The long tentacles of the Portuguese Judiciary have reached out and wrapped themselves around another Briton. This time it is not just a name that we read in the papers, it is one of our own, a fellow blogger, indeed one of my fellow authors on this site.
20 years ago, Graham was young, free and single. He took a few days break from work, and went fishing with his friend. Sunshine, a few cold beers, and obliging fish – many of you will have done the same thing, but not with such dire consequences.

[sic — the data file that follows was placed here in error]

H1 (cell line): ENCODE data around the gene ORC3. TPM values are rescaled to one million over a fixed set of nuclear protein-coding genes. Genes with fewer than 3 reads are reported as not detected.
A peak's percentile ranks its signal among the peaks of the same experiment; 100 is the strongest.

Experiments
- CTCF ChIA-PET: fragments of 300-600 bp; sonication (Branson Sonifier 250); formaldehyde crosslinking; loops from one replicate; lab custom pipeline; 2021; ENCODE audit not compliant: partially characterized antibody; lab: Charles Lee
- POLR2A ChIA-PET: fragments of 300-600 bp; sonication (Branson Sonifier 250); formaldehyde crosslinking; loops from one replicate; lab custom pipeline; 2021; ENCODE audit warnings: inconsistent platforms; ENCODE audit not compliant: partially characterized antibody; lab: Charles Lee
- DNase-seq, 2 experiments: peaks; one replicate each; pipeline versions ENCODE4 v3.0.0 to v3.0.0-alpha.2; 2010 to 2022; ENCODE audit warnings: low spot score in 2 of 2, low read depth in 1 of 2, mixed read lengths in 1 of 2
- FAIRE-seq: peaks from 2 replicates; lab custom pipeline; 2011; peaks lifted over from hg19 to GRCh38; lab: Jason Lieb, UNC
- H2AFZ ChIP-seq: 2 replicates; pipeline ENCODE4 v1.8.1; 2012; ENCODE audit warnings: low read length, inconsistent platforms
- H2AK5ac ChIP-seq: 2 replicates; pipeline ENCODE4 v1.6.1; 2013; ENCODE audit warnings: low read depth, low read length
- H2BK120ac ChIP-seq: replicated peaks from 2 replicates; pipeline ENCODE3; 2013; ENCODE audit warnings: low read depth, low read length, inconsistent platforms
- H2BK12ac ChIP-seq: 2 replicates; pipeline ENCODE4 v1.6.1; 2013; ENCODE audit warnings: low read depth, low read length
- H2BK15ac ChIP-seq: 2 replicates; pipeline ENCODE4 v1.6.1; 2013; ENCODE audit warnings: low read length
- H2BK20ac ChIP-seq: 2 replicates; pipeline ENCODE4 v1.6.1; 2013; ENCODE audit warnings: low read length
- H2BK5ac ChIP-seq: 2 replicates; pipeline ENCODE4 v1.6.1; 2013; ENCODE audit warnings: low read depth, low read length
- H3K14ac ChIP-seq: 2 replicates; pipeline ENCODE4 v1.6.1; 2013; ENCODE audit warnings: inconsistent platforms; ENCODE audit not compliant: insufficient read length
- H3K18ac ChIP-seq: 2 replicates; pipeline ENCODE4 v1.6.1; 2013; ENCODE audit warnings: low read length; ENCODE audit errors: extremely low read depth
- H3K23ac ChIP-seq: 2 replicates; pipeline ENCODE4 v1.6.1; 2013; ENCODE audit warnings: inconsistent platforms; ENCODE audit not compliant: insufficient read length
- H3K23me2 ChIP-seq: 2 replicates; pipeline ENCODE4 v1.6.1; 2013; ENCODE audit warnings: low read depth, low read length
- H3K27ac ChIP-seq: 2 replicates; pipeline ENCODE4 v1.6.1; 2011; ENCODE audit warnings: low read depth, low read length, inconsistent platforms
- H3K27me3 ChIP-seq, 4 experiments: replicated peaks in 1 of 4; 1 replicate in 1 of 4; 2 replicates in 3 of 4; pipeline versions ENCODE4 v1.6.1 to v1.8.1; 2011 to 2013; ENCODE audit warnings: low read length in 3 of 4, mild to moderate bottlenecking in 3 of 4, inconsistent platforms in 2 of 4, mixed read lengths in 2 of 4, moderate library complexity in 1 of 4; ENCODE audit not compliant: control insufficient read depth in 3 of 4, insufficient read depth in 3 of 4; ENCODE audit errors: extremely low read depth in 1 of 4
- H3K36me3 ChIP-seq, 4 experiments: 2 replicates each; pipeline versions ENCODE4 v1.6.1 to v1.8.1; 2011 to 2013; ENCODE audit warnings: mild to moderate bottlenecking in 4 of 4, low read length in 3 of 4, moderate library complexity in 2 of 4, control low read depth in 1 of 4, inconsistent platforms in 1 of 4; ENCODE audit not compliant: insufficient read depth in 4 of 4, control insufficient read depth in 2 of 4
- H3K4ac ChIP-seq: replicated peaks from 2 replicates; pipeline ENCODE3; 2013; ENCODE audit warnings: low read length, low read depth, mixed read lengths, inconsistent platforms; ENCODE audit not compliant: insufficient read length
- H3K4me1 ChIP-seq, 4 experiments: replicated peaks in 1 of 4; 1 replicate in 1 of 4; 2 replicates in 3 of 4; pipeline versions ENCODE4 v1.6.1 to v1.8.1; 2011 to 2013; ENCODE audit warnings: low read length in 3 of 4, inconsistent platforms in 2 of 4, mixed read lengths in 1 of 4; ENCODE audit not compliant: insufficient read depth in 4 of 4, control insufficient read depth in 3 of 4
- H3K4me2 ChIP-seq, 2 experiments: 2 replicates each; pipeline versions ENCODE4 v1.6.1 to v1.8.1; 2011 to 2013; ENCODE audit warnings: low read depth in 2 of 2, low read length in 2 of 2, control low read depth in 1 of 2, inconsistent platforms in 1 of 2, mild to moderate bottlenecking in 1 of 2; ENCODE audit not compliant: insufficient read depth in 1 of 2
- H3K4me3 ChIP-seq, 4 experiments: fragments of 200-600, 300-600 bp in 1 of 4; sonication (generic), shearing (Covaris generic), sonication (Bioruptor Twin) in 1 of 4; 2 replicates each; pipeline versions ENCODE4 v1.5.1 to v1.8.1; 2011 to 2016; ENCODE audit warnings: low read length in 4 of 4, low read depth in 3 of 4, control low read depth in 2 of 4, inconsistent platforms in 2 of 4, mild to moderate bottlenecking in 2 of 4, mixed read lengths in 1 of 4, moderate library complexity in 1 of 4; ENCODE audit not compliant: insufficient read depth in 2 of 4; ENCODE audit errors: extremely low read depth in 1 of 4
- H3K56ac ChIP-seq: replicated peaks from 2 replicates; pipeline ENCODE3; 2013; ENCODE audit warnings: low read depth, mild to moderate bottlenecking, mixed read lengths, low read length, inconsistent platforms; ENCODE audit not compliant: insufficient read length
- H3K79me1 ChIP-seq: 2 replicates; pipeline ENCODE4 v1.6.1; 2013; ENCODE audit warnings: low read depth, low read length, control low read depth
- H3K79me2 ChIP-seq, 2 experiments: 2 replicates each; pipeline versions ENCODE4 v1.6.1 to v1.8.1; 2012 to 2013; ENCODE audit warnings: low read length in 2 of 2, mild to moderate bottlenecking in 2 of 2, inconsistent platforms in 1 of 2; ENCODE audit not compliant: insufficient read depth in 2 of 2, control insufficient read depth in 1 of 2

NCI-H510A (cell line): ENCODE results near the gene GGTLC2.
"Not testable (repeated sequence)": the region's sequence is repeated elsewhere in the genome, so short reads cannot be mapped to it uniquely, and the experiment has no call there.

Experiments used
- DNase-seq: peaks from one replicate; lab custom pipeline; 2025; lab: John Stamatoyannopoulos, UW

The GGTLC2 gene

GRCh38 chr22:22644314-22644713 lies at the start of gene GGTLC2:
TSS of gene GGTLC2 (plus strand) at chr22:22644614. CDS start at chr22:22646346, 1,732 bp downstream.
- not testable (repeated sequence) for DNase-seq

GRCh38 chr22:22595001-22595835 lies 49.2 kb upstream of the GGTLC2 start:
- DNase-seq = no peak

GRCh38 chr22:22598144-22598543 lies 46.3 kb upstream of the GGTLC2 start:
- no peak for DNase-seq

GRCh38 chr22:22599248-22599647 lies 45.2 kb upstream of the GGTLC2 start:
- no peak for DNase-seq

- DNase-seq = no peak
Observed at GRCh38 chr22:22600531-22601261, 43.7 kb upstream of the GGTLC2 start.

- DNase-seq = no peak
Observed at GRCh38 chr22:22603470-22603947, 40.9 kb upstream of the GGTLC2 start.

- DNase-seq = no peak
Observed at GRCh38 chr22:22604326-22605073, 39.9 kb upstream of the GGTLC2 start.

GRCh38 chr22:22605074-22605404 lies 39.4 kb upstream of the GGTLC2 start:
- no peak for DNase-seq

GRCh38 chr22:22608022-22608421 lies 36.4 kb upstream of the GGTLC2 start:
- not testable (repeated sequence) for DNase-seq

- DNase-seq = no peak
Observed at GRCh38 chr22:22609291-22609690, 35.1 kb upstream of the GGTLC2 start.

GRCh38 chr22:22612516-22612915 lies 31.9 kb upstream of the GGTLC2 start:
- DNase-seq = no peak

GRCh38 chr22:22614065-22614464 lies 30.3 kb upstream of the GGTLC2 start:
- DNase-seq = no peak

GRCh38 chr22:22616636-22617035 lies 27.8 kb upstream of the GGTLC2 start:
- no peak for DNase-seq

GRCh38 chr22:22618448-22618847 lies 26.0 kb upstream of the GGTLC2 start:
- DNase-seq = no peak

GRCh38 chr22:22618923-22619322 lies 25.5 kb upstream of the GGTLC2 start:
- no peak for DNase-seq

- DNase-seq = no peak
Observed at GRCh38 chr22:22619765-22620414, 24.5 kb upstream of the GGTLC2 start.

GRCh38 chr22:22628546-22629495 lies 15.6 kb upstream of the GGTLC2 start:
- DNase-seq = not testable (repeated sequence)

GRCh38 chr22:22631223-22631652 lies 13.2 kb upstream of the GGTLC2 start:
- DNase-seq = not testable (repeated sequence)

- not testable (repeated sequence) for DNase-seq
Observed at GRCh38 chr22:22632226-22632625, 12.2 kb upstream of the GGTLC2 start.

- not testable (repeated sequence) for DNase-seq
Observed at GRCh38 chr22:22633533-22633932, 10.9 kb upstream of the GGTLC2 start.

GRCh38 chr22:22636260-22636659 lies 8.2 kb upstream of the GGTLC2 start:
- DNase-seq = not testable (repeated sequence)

They flew off to the Algarve, full of banter and good cheer. So did a young German tourist, Andre Jorling. They stayed at camp sites some 15 miles apart. They did not know each other. Andre Jorling was involved in a skirmish during which he fell or was pushed over a concrete wall and broke his back. He has been paralysed ever since. The entire affair has been a tragedy for him.
Unfortunately for Graham and his friend Warren, a security guard was of the opinion that the two of them were the last people he had seen in that vicinity and he was of the opinion that one or both of them had pushed Andre. Andre wasn’t given the opportunity to identify them, either from photographs or in person.